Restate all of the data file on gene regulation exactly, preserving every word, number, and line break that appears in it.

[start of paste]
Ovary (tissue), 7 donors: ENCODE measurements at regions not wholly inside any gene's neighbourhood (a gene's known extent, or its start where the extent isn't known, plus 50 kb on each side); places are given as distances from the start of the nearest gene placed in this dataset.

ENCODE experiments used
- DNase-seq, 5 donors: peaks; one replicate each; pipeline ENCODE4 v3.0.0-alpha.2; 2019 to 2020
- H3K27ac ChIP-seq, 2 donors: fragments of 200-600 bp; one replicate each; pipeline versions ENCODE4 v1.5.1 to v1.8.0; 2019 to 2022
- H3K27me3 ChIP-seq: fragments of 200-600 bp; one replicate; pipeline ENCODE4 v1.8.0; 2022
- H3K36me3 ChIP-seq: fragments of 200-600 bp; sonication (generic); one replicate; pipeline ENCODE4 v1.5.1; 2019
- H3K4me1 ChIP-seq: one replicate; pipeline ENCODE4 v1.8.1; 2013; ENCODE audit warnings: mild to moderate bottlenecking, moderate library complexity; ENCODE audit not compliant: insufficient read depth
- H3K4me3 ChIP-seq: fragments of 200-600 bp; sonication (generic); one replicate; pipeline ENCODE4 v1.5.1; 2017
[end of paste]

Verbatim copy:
Ovary (tissue), 7 donors: ENCODE measurements at regions not wholly inside any gene's neighbourhood (a gene's known extent, or its start where the extent isn't known, plus 50 kb on each side); places are given as distances from the start of the nearest gene placed in this dataset.

ENCODE experiments used
- DNase-seq, 5 donors: peaks; one replicate each; pipeline ENCODE4 v3.0.0-alpha.2; 2019 to 2020
- H3K27ac ChIP-seq, 2 donors: fragments of 200-600 bp; one replicate each; pipeline versions ENCODE4 v1.5.1 to v1.8.0; 2019 to 2022
- H3K27me3 ChIP-seq: fragments of 200-600 bp; one replicate; pipeline ENCODE4 v1.8.0; 2022
- H3K36me3 ChIP-seq: fragments of 200-600 bp; sonication (generic); one replicate; pipeline ENCODE4 v1.5.1; 2019
- H3K4me1 ChIP-seq: one replicate; pipeline ENCODE4 v1.8.1; 2013; ENCODE audit warnings: mild to moderate bottlenecking, moderate library complexity; ENCODE audit not compliant: insufficient read depth
- H3K4me3 ChIP-seq: fragments of 200-600 bp; sonication (generic); one replicate; pipeline ENCODE4 v1.5.1; 2017